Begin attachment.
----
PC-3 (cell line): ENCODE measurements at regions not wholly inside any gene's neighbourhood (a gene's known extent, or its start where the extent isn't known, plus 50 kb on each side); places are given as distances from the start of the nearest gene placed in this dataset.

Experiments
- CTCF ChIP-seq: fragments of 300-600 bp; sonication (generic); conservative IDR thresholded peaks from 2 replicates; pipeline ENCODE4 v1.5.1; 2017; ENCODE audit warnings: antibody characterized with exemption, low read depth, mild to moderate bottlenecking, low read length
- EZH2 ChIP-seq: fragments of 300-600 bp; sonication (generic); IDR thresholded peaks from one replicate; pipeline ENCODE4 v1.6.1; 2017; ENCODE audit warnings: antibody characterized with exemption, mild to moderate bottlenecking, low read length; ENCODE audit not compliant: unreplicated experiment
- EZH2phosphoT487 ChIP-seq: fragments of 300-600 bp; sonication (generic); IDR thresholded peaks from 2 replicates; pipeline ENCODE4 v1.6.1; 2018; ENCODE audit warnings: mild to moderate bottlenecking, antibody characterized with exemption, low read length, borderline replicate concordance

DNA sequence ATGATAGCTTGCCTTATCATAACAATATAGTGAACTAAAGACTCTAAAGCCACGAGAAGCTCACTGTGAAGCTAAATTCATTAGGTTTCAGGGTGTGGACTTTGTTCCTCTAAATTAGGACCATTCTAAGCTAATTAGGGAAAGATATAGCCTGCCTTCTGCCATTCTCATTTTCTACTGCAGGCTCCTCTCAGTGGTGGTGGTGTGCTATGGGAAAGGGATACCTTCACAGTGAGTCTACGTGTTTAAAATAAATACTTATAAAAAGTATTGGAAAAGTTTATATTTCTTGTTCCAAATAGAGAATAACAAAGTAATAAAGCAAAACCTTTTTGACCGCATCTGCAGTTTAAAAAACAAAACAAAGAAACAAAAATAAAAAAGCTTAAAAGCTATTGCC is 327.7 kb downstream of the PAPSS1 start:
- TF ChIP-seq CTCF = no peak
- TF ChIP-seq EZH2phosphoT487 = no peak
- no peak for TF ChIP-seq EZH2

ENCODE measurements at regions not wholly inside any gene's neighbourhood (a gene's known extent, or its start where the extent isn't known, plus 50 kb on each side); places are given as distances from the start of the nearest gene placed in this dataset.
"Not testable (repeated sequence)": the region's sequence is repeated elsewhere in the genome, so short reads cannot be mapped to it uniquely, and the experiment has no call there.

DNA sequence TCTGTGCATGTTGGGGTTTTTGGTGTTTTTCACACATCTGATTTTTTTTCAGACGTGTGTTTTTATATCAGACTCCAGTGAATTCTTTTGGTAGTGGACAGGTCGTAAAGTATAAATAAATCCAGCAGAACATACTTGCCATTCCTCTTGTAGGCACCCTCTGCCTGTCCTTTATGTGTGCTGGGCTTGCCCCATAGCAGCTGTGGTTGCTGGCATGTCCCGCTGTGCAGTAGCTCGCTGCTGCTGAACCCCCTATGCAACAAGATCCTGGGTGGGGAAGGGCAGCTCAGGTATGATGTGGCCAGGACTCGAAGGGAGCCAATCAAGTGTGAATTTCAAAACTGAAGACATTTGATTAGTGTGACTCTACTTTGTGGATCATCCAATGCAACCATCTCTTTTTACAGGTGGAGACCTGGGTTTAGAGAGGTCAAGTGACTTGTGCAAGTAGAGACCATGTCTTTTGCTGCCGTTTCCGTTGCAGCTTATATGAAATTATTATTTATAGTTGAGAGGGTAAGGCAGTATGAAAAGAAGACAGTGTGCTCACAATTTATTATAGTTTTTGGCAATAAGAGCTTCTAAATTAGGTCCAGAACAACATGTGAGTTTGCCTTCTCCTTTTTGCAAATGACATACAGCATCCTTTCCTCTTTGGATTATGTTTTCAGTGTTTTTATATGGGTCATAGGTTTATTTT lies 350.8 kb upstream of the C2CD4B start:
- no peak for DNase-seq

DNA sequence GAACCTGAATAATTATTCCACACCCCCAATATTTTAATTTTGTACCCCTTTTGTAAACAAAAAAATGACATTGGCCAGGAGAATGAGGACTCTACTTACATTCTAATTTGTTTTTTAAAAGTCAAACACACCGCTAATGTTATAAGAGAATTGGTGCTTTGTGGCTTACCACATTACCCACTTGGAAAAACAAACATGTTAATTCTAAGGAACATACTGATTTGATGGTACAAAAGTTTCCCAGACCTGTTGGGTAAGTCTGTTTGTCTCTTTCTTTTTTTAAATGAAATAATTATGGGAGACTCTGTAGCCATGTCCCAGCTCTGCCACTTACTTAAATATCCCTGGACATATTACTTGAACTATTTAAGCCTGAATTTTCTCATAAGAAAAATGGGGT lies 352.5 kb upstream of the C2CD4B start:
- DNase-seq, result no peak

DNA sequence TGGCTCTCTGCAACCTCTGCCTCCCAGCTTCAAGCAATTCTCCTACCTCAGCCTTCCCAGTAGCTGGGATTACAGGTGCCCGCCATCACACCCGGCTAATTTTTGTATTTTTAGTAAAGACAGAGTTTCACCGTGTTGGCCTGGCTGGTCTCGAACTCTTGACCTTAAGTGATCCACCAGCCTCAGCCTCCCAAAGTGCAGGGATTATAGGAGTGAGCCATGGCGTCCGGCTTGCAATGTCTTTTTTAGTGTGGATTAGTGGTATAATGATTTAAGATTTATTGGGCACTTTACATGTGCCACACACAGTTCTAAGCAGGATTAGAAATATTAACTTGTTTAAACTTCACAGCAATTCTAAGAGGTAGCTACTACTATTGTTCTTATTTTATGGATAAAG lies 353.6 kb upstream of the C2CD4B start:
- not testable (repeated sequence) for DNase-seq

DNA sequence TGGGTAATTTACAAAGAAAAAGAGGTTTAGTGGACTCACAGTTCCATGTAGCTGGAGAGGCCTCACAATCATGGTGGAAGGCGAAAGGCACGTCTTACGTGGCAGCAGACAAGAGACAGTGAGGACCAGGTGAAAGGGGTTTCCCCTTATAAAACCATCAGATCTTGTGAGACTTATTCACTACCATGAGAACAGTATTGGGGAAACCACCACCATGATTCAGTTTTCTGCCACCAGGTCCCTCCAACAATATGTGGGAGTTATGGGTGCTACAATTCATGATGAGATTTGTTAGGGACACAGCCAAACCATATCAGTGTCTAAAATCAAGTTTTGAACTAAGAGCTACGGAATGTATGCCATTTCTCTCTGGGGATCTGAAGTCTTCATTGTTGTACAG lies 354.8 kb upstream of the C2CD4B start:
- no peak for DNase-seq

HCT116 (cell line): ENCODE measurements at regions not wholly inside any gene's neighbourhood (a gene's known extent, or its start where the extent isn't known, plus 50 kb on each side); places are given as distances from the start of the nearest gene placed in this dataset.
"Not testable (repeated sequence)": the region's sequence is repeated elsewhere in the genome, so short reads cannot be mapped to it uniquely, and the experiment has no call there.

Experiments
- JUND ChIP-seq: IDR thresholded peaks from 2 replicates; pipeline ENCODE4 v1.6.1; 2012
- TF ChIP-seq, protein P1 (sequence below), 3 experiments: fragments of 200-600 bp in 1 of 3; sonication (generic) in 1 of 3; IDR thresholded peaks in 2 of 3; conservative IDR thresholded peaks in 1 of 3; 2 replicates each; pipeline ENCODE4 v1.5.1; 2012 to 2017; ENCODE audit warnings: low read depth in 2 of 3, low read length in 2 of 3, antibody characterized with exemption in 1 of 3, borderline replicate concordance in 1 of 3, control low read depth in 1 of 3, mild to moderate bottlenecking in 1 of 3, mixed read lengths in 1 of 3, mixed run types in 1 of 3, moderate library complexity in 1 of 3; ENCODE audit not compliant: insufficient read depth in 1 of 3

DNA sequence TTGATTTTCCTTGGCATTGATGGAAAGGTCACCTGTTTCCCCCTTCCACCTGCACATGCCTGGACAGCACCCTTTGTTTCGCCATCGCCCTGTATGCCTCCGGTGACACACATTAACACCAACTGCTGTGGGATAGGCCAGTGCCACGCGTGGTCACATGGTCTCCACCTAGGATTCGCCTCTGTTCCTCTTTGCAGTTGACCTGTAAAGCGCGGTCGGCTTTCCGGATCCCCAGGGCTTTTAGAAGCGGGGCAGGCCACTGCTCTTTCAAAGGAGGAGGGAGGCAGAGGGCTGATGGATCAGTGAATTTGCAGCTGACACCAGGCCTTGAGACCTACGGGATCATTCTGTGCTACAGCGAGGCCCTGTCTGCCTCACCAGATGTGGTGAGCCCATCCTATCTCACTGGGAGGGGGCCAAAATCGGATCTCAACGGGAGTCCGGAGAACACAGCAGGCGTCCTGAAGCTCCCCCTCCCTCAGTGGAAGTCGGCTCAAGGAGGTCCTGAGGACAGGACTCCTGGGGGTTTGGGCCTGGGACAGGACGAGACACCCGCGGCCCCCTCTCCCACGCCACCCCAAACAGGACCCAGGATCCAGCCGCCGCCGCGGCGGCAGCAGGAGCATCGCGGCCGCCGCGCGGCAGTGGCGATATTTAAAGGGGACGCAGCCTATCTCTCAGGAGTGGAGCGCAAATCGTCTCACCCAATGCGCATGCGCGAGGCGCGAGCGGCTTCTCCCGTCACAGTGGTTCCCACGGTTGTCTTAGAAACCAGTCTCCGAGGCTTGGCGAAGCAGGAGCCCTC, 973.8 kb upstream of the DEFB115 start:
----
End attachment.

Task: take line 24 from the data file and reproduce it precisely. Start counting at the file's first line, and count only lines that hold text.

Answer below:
- TF ChIP-seq, protein P1 (sequence below), 3 experiments: fragments of 200-600 bp in 1 of 3; sonication (generic) in 1 of 3; IDR thresholded peaks in 2 of 3; conservative IDR thresholded peaks in 1 of 3; 2 replicates each; pipeline ENCODE4 v1.5.1; 2012 to 2017; ENCODE audit warnings: low read depth in 2 of 3, low read length in 2 of 3, antibody characterized with exemption in 1 of 3, borderline replicate concordance in 1 of 3, control low read depth in 1 of 3, mild to moderate bottlenecking in 1 of 3, mixed read lengths in 1 of 3, mixed run types in 1 of 3, moderate library complexity in 1 of 3; ENCODE audit not compliant: insufficient read depth in 1 of 3